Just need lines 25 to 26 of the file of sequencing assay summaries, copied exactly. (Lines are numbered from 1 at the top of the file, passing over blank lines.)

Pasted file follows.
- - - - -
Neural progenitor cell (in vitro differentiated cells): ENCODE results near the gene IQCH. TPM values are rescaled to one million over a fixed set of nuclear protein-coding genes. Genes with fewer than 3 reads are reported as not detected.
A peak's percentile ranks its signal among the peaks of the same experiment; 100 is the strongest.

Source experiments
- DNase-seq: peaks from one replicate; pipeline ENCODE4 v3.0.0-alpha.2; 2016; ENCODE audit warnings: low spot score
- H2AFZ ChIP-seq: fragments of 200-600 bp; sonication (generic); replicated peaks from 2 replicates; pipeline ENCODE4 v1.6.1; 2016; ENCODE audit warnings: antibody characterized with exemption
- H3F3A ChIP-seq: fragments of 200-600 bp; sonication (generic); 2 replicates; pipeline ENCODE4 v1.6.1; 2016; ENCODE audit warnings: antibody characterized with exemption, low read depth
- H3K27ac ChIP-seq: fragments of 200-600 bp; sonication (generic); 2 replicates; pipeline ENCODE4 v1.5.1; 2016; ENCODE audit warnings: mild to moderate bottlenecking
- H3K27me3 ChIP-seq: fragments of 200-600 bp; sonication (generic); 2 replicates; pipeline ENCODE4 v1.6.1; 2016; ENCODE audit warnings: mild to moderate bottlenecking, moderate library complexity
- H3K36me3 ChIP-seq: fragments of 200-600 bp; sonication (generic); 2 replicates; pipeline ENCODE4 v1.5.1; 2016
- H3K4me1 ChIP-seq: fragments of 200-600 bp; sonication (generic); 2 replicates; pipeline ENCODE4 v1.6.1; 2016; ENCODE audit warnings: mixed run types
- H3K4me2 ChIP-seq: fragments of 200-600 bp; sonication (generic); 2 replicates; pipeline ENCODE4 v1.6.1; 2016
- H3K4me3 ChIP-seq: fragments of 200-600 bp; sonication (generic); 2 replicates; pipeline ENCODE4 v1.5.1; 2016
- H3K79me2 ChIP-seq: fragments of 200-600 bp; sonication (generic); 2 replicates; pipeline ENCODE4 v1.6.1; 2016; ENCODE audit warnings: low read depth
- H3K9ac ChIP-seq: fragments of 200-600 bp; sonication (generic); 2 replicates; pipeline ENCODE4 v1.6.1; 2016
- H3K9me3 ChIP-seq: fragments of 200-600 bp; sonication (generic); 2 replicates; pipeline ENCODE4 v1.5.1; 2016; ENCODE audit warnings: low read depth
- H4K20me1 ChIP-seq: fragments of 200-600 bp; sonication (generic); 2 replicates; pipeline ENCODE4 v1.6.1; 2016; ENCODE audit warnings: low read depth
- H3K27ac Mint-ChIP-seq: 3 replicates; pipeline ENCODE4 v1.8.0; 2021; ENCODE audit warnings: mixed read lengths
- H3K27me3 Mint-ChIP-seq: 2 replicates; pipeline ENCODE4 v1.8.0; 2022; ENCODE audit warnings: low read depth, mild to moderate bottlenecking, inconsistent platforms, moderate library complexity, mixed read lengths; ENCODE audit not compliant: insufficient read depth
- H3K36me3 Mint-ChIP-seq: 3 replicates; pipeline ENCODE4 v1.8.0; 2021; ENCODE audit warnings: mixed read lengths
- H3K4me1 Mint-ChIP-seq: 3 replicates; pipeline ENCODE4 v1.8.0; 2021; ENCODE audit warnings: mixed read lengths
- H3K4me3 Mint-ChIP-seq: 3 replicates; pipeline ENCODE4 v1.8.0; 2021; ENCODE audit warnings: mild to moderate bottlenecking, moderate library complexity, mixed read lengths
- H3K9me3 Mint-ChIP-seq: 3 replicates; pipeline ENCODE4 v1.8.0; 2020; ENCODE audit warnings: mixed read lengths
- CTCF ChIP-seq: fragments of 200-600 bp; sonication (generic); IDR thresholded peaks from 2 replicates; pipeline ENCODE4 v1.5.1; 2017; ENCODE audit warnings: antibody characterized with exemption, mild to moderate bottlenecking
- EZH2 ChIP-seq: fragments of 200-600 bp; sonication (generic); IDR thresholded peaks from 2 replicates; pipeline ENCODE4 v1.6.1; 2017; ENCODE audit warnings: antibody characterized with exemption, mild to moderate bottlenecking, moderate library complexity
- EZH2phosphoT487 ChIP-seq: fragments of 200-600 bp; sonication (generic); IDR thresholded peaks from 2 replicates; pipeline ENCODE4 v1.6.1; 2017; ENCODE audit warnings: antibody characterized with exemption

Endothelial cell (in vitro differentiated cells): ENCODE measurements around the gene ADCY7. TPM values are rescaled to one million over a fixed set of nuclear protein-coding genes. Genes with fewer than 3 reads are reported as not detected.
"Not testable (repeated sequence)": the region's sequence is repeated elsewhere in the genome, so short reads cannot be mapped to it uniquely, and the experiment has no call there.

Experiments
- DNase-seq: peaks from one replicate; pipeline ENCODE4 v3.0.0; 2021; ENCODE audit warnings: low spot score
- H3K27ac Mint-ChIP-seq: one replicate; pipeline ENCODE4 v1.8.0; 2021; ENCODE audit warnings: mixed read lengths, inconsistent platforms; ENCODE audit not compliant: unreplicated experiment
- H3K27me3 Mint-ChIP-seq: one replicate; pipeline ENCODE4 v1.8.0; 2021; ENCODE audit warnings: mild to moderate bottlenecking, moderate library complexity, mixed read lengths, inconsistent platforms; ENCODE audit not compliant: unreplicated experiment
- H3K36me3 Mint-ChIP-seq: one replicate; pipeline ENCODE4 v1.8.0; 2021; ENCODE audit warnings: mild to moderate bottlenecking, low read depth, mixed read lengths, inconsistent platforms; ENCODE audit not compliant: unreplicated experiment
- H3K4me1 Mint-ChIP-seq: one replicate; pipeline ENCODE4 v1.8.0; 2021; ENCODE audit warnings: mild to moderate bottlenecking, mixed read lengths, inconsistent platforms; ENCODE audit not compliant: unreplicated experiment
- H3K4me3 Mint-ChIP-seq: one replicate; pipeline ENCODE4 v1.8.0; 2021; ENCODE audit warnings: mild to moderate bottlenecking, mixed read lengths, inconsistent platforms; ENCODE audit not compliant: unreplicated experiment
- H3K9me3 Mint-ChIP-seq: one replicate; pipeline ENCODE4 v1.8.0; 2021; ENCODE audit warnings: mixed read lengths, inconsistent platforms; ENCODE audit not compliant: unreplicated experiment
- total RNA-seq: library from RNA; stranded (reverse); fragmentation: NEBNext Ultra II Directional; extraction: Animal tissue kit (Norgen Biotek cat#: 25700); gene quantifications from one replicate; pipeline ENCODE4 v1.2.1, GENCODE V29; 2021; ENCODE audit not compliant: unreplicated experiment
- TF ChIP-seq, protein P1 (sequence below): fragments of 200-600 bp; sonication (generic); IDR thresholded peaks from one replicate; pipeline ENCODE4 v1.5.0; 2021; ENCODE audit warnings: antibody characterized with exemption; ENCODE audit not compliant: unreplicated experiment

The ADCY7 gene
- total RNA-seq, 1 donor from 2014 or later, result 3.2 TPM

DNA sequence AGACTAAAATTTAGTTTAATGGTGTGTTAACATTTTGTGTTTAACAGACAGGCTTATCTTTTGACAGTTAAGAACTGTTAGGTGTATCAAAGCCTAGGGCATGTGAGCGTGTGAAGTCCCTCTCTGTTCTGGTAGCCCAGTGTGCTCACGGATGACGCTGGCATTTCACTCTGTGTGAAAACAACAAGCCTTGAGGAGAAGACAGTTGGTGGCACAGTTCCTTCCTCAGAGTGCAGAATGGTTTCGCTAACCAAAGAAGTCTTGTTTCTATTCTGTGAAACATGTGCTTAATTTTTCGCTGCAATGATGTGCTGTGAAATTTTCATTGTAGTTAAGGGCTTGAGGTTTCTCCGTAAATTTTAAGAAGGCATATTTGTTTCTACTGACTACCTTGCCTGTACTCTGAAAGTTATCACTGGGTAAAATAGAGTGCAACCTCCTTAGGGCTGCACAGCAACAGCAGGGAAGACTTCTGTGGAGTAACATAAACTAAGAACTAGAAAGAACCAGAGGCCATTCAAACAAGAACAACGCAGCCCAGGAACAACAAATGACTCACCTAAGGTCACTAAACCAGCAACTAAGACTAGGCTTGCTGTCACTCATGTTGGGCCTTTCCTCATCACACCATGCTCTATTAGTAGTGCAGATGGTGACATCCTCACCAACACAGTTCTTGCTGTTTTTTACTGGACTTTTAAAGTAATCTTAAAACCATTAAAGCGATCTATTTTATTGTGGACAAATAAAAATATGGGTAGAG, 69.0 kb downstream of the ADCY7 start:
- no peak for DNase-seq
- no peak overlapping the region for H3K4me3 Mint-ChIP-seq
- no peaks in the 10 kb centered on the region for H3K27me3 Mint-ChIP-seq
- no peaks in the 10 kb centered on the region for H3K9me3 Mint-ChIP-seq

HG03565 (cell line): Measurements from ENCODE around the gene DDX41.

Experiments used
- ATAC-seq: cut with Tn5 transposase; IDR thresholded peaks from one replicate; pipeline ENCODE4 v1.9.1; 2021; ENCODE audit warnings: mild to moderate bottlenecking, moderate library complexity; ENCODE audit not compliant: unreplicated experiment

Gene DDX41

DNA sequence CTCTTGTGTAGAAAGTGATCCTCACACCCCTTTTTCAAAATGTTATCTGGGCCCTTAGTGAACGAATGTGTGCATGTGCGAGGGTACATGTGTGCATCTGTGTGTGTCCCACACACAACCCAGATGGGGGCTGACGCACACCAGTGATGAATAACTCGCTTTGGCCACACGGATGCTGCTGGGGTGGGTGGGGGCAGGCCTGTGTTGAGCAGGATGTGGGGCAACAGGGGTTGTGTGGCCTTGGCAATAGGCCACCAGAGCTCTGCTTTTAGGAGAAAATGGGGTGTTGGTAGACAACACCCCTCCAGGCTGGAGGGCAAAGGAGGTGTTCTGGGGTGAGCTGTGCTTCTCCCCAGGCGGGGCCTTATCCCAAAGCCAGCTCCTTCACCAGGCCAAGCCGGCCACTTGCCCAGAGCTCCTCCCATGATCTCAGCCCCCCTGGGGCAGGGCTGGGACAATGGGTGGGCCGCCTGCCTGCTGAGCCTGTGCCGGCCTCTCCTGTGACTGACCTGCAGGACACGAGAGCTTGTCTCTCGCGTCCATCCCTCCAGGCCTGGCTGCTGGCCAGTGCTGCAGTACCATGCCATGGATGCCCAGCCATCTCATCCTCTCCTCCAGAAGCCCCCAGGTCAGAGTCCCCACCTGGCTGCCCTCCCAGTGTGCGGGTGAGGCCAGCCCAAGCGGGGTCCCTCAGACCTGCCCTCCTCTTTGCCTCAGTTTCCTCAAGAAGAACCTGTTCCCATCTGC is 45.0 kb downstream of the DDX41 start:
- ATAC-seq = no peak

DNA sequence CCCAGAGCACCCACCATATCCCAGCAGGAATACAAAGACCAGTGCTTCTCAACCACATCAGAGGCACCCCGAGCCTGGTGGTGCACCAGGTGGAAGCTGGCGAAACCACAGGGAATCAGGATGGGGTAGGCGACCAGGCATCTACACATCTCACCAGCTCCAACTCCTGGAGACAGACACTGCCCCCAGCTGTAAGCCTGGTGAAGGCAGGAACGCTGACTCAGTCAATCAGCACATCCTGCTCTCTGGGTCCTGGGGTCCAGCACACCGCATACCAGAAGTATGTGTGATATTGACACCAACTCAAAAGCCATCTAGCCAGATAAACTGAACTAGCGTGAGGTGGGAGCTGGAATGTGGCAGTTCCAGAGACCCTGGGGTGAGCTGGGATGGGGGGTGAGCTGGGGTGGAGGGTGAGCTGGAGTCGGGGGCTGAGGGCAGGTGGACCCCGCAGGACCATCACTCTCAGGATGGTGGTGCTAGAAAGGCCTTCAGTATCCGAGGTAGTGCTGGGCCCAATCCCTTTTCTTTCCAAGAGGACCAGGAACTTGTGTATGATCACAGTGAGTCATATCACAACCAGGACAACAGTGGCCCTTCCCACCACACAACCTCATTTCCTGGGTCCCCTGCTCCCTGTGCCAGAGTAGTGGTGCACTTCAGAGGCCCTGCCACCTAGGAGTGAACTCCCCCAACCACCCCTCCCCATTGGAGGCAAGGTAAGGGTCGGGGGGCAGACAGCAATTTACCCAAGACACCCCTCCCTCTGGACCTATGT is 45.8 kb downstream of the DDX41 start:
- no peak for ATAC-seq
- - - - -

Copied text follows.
- EZH2phosphoT487 ChIP-seq: fragments of 200-600 bp; sonication (generic); IDR thresholded peaks from 2 replicates; pipeline ENCODE4 v1.6.1; 2017; ENCODE audit warnings: antibody characterized with exemption

Endothelial cell (in vitro differentiated cells): ENCODE measurements around the gene ADCY7. TPM values are rescaled to one million over a fixed set of nuclear protein-coding genes. Genes with fewer than 3 reads are reported as not detected.